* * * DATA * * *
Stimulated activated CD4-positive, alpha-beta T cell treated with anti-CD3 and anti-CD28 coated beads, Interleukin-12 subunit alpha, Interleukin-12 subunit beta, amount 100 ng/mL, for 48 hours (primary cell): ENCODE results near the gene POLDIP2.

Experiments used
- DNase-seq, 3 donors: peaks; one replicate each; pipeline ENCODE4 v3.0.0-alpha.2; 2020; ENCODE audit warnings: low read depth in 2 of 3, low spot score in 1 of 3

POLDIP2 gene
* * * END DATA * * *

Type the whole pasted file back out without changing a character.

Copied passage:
Stimulated activated CD4-positive, alpha-beta T cell treated with anti-CD3 and anti-CD28 coated beads, Interleukin-12 subunit alpha, Interleukin-12 subunit beta, amount 100 ng/mL, for 48 hours (primary cell): ENCODE results near the gene POLDIP2.

Experiments used
- DNase-seq, 3 donors: peaks; one replicate each; pipeline ENCODE4 v3.0.0-alpha.2; 2020; ENCODE audit warnings: low read depth in 2 of 3, low spot score in 1 of 3

POLDIP2 gene